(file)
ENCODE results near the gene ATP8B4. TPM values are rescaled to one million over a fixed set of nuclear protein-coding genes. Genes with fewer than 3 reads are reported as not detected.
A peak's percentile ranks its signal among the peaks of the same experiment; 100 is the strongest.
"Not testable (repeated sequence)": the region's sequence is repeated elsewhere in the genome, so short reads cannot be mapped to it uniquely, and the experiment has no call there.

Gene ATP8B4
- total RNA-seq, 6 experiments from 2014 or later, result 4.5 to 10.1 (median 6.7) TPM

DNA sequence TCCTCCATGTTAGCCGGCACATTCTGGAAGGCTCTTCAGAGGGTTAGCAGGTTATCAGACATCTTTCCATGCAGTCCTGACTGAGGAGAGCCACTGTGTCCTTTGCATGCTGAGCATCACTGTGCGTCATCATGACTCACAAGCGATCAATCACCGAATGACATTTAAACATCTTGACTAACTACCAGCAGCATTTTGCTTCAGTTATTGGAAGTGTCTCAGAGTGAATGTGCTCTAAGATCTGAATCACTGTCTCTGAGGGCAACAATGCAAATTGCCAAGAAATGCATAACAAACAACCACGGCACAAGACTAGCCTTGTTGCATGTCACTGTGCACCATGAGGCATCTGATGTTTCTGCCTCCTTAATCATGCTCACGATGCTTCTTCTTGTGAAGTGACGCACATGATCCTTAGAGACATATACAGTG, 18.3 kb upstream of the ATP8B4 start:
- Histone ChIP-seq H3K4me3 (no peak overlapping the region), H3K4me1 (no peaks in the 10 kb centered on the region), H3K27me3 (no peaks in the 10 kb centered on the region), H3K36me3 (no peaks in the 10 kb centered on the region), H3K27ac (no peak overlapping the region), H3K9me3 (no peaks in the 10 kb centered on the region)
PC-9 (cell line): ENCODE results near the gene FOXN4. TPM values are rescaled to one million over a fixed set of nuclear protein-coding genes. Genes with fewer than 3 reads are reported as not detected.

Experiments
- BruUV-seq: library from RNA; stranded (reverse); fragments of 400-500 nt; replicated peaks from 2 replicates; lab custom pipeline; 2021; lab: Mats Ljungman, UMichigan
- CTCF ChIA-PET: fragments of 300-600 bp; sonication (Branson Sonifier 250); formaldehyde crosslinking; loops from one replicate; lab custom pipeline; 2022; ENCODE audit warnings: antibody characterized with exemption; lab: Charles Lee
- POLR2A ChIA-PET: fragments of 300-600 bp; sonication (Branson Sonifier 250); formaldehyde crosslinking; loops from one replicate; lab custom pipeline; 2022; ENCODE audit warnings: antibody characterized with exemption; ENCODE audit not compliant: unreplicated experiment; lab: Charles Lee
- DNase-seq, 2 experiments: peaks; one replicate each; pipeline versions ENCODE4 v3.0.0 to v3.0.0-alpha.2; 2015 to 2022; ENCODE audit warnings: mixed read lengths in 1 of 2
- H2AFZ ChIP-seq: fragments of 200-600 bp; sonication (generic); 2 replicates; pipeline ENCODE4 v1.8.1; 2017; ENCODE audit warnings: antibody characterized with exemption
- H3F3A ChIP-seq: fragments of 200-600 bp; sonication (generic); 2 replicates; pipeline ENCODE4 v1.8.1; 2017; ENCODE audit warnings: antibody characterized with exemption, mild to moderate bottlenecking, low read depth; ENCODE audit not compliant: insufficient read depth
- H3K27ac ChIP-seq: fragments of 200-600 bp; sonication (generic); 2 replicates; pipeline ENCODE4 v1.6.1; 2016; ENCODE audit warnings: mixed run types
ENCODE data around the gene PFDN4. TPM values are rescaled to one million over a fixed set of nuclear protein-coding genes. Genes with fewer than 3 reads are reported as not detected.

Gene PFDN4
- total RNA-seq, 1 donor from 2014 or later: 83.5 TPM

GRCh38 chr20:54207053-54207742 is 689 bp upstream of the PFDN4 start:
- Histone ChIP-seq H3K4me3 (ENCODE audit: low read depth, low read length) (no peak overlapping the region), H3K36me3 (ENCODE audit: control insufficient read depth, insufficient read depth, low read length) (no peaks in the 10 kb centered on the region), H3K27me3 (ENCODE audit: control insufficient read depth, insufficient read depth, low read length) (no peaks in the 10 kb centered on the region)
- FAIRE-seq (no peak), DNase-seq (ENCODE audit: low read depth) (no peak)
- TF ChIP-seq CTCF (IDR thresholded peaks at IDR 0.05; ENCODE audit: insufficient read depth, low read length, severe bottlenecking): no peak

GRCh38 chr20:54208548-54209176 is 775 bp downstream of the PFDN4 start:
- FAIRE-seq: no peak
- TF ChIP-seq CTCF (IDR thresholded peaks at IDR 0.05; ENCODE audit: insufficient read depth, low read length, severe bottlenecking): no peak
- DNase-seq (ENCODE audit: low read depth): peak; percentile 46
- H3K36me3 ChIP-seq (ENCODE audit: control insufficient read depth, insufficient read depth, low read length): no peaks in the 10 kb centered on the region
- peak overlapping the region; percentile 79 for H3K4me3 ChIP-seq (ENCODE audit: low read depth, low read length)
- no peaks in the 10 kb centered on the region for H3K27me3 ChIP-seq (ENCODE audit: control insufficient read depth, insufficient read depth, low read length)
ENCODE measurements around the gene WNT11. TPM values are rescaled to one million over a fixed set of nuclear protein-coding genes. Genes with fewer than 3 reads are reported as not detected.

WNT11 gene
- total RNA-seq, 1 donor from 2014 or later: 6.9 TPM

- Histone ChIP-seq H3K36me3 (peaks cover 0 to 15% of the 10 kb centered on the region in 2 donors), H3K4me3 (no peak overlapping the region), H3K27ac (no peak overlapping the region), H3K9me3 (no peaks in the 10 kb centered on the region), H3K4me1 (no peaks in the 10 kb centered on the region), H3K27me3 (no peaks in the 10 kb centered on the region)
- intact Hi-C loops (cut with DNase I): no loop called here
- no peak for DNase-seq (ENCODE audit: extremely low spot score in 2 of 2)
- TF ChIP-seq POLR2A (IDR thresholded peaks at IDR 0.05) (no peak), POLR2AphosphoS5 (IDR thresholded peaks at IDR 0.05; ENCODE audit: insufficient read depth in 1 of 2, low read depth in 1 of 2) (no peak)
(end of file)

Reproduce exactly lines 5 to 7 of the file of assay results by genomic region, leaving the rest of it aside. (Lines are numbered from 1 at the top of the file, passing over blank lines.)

- total RNA-seq, 6 experiments from 2014 or later, result 4.5 to 10.1 (median 6.7) TPM

DNA sequence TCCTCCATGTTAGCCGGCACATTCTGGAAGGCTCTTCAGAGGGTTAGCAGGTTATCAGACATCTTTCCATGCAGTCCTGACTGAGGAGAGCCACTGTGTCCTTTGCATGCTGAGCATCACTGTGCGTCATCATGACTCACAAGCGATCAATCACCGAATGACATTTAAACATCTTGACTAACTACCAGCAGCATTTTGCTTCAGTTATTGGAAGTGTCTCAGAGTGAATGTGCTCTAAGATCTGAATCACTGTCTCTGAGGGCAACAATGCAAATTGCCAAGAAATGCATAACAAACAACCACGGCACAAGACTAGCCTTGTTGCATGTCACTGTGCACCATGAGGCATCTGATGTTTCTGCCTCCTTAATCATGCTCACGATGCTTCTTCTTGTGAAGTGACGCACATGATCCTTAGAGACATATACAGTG, 18.3 kb upstream of the ATP8B4 start:
- Histone ChIP-seq H3K4me3 (no peak overlapping the region), H3K4me1 (no peaks in the 10 kb centered on the region), H3K27me3 (no peaks in the 10 kb centered on the region), H3K36me3 (no peaks in the 10 kb centered on the region), H3K27ac (no peak overlapping the region), H3K9me3 (no peaks in the 10 kb centered on the region)